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Come Closer by Sara Gran

When this book came out in 2003, I had it on my to-read list. Unfortunately, the title was only available as a one-week loan, and I learned my lesson with that one a few years ago, trying to read Jonathan Strange & Mr. Norrell in a week. That didn’t happen. I needn’t have worried with Come Closer; I finished the book in two days.

Come Closer follows Amanda, an upwardly mobile New Yorker, who slowly is taken over by a demon entity. Her first hint that something is off happens when she hears unexplainable noise in her apartment. I like how benign this demon possession starts. In New York, it seems, there is always an unexplainable noise. My sister built a shelf underneath our kitchen window so we have a ledge to put our coffee cups on as we survey the industrial landscape that serves as our backyard. This last week in the evening while sitting nearby I heard an unexplainable clatter and both the shelf and the radiator vibrated with motion. I thought at first it was one of the earth tremors that happen occasionally in New York, but after a couple more episodes of this, I figured out that it was the neighbors next door climbing up and down the fire escape into their apartment window.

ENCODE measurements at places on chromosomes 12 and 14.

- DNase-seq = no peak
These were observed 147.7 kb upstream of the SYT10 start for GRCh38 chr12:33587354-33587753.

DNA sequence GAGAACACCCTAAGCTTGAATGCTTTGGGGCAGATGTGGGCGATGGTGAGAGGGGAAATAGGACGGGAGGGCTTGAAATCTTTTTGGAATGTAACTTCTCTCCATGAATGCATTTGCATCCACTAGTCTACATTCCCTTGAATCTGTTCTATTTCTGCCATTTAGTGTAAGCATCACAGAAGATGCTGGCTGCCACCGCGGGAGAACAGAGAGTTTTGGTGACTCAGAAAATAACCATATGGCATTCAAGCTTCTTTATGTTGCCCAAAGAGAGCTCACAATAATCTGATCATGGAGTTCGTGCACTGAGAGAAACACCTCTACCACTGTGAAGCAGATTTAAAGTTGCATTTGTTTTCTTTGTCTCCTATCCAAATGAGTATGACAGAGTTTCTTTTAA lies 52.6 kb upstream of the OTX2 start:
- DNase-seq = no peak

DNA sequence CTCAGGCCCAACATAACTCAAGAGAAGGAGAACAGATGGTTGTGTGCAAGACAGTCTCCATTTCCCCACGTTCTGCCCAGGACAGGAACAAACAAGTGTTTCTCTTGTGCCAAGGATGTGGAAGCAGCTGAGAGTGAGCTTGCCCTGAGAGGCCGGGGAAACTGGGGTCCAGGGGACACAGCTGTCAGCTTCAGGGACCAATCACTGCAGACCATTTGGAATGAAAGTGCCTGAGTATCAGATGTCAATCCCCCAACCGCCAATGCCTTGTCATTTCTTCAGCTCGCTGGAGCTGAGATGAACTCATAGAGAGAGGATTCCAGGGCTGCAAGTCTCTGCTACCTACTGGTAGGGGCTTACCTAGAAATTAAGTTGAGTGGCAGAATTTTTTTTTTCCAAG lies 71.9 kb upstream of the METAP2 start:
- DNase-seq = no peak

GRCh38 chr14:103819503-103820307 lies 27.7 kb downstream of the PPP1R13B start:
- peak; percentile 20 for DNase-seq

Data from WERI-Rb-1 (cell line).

It would seem most New Yorkers are ripe for demon possession if unexplainable noises are the hallmark of a demon rapping on your door. After that, the maddeningly normal Amanda becomes more spontaneous, shoplifting lipstick and buying clothes and shoes that she normally wouldn’t pick up in a million years. She comes to resent her boring, routine-oriented husband Ed, and they begin to fight–something that has not happened before in their marriage.

At the same time, Amanda is looking better, sexier, but she starts to lose great chunks of time that she cannot account for. I think my favorite scene–I guess I can’t call it a scene since the situation is never fully spelled out–occurs after a New York newsstand vendor is unspeakably rude to Amanda. Who has not wanted to dispatch a surly MTA worker at one time or another? In Amanda’s case, the demon allows Amanda to act on her impulses, and that’s the gist of Come Closer: What if a woman is allowed to act on her impulses (not beaten down by marriage, career, or children) and could blame it on a demon?

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